ZOO-ology column: Natural flashers
By By Judie Farnsworth
Sept. 16, 2012 at 4:16 a.m.
Updated Sept. 17, 2012 at 4:17 a.m.
Catching fireflies on a warm night is a happy summer memory for many people. Fireflies are actually beetles of the Lampydrea family.
Did you know that not all species are luminescent? But those that are give "you light up my life" a whole new meaning.
What makes a firefly glow? It's a combination of oxygen and a substance called luciferin. They combine in an area beneath the abdomen where there are special cells and light organs.
The flashes are often species specific meaning there is a particular pattern of flashes for a species. Some species even synchronize their flashes.
Imagine a whole field of synchronized blinking. It's a rare sight, but it does happen. Could it be insect Olympics?
Scientists have yet to find the on/off switch and, yes, even the dimmer switch. Nearly 100 percent of the blinking energy is given off as light and not wasted as heat. Compare that to a light bulb where some 90 percent of the energy is given off as heat.
Some adult fireflies protect themselves by using what is called reflex bleeding. Their blood contains bitter chemicals; some may even be poisonous to other animals. If threatened, they may shed a drop of blood that will taste awful to a predator and hopefully allow escape.
The firefly starts life as a larva and winters underground during the larval stage. At this point, it's called a glowworm. It really does glow even if the eventual adult species does not. It's believed that glowworms use their luminescence to warn about their terrible taste and can increase the intensity of their glow when disturbed.
Both male and female fireflies use their flashing lights to attract a mate, discourage predators or defend territories. A female will wait patiently for a male with just the right glitz to catch her eye.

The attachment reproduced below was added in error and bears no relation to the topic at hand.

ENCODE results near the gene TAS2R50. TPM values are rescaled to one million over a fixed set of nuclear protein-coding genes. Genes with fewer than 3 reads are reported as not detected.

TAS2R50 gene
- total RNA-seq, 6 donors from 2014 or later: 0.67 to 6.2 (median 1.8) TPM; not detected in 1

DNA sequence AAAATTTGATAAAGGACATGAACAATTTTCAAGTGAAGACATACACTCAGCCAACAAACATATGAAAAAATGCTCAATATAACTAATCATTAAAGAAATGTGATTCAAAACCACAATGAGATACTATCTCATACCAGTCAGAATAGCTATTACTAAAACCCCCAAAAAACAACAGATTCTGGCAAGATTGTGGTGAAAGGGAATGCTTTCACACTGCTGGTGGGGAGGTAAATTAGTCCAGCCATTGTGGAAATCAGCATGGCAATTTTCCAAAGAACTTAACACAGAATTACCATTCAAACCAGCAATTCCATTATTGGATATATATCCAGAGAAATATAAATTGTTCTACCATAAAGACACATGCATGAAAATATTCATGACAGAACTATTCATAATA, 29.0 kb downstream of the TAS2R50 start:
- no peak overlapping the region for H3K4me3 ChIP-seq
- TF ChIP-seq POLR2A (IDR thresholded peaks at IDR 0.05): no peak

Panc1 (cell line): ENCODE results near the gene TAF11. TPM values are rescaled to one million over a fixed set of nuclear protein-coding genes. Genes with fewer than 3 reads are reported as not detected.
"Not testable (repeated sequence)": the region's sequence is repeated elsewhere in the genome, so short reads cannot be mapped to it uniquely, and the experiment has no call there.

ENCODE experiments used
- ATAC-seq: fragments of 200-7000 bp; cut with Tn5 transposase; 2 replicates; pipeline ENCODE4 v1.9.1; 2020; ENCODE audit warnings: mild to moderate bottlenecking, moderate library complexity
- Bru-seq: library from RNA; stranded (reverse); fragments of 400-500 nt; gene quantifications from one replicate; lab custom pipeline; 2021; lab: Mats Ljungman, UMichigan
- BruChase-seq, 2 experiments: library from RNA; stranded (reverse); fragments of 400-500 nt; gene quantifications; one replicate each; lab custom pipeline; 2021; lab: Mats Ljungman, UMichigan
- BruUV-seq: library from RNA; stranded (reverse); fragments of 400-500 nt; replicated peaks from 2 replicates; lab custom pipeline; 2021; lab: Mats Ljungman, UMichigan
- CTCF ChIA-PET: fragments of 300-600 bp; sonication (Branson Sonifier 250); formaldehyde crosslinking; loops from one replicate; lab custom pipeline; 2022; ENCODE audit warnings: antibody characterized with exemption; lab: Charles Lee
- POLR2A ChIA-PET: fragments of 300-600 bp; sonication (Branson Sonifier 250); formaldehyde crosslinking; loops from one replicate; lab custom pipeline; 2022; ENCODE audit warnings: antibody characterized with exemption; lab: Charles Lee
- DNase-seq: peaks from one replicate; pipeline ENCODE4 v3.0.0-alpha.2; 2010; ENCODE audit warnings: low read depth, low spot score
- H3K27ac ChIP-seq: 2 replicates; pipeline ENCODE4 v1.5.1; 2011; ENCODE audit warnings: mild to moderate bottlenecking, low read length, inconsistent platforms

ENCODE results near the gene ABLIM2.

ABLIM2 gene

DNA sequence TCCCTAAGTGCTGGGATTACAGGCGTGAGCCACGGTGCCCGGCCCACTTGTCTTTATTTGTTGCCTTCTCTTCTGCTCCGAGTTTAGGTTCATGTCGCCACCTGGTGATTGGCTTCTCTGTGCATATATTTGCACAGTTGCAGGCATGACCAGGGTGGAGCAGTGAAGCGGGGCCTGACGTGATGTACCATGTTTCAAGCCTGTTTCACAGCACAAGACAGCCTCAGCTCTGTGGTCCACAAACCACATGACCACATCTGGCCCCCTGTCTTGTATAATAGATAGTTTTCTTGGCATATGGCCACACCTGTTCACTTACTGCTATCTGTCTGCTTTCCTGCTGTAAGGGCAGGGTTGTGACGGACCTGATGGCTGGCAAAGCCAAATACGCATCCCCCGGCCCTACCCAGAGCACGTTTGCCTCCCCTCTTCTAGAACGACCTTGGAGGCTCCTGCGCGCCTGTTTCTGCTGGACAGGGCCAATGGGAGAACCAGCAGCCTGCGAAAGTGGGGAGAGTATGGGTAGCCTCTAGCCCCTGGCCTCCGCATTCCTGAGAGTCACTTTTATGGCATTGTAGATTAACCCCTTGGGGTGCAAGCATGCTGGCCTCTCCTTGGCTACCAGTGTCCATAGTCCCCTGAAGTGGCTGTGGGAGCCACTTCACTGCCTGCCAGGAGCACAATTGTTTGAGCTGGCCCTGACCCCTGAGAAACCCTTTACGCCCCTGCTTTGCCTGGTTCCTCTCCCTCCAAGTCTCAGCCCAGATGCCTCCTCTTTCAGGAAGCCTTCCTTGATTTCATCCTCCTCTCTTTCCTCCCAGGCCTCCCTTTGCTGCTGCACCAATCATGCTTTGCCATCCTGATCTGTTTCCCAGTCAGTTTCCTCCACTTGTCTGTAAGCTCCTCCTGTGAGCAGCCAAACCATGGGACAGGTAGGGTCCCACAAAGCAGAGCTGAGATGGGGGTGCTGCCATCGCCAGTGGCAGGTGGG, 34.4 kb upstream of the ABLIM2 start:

Alas, there always seems to be a rotten apple within a group and fireflies are no exception. There is a Photuris species also known as femme fatale fireflies. The female doesn't play by the normal rules. She chooses an unsuspecting male, mimics the mating flashes of his species and pounces. Instead of a date, he becomes a dinner. The female in addition to dinner, gets a bonus dose of luciferin.
In recent years fireflies have been noticeably fewer worldwide and studies are proving quite interesting. One of the possible reasons for a firefly decline is light pollution. This is really something to ponder. Light from homes, cars, stores, streetlights make it difficult for fireflies to signal during mating. The extra flashes of human light sources may affect the patterns. Scientists don't know enough about these creatures to be sure, but the indications are pointing to light pollution as a possibility.
Firefly larvae thrive in forest litter, rotting wood, marshes and by ponds and streams. These previously remote areas are being lost to housing and commercial areas. If you should catch these little sparklers.make a wish for their survival and let them go.
To learn more, visit en.wikipedia.org/wiki/Firefly and firefly.org/
Judie Farnsworth is a longtime volunteer at the Texas Zoo specializing in educational programs.